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An Early Christian Prayer Hall near Megiddo (Legio)

Yotam Tepper
Israel Antiquities Authority - Tel Aviv University Ph.D. candidate

A large structure with a mosaic floor, which served as a Christian prayer hall, was exposed in excavations conducted in 2003–2005 by the author on behalf of the Israel Antiquities Authority in the Megiddo prison near Tel Megiddo. The structure is dated to the 3rdcentury CE. 

The mosaic is decorated with geometric patterns, a medallion with fish and three inscriptions in Greek, one commemorating an officer in the Roman army who contributed toward the construction of the mosaic; a second honoring the memory of four women, and a third mentioning a 
woman who donated a table (altar) as a memorial to the God, Jesus Christ. The fish that adorn the floor of the mosaic became a symbol in Early Christianity—the word fish (ichthys in Greek) making a combination of letters which mean "Jesus Christ, son of God, savior".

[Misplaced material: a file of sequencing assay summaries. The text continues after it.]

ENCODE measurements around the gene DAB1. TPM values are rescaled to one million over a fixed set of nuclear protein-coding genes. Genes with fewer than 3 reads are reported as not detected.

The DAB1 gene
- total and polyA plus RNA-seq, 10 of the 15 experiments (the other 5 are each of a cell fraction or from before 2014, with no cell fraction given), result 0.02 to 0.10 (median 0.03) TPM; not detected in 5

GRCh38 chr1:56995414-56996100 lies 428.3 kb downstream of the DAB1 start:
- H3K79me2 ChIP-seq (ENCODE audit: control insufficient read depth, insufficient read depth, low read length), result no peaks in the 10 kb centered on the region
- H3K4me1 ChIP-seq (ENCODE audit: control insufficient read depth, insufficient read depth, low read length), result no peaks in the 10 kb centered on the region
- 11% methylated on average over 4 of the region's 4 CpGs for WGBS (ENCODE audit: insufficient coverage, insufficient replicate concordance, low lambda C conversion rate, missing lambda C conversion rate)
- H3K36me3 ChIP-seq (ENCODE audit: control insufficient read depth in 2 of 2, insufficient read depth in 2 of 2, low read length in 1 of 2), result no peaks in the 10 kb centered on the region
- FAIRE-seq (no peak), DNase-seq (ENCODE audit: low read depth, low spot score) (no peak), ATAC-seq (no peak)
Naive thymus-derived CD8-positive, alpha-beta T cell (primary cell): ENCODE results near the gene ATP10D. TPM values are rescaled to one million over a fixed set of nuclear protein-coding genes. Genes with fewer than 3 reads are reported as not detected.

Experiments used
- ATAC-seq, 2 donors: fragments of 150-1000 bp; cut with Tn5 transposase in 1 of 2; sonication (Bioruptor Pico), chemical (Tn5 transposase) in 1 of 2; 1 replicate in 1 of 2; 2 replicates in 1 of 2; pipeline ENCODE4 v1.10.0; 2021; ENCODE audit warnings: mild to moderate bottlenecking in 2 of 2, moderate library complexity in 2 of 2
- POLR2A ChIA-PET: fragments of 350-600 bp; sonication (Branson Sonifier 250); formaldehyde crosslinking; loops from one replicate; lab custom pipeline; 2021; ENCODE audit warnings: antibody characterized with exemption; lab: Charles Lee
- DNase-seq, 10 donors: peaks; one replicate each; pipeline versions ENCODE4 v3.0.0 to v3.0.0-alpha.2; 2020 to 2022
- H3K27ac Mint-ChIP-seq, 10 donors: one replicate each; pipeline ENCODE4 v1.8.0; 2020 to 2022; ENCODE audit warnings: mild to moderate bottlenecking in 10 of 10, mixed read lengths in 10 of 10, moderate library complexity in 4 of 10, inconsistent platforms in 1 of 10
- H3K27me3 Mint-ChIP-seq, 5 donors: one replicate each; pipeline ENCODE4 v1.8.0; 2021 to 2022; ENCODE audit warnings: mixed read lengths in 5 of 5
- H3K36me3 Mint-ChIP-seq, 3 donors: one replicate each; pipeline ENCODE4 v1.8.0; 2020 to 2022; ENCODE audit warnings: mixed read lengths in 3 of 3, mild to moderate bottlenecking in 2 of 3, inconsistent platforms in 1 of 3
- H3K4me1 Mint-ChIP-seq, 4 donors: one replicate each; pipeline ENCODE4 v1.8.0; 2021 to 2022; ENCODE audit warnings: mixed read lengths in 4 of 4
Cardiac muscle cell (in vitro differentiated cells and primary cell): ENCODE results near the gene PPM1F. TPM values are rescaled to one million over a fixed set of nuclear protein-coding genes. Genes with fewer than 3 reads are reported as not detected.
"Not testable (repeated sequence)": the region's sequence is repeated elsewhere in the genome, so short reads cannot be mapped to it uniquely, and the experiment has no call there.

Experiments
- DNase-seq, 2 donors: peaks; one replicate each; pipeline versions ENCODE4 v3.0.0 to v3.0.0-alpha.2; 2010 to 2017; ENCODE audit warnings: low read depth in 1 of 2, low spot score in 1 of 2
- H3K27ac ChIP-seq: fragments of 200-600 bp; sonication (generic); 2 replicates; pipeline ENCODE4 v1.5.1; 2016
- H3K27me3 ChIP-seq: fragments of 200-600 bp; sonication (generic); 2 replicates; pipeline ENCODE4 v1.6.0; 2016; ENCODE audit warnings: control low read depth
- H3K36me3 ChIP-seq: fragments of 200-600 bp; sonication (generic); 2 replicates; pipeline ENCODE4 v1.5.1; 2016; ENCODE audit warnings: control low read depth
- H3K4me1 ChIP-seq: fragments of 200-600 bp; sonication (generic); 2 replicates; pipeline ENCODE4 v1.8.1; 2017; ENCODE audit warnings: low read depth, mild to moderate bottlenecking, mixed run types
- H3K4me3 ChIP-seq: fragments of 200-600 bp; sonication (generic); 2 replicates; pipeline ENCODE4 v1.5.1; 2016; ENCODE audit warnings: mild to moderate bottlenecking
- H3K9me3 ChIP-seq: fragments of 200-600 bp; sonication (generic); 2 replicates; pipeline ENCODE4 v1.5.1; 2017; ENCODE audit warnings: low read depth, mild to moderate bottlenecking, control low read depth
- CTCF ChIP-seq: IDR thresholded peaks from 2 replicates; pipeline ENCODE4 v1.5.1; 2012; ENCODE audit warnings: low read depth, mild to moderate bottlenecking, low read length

The combination of the three mosaic inscriptions from the 3rd century which connect a Roman army officer with Christianity in a prayer hall is an extraordinarily find, which predates the recognition of Christianity as an official religion of the Empire. 

The finds at the Megiddo Christian Prayer Hall provide unique archaeological evidence for Christian presence in the Land of Israel prior to the reign of Constantine—a period which has so far been explored mainly according to literary sources. They also add a special touch to the symbolic significance of Armageddon in Christianity (Revelation 16: 16).



The early Christian prayer hall's mosaic (Photo by N. Davidov, IAA)

Reference

Tepper Y. and Di Segni L. 2006. A Christian Prayer Hall of the Third Century CE At Kefar 'Othnay (Legio). Excavations at the Megiddo Prison 2005. Israel Antiquities Authority, Jerusalem. 

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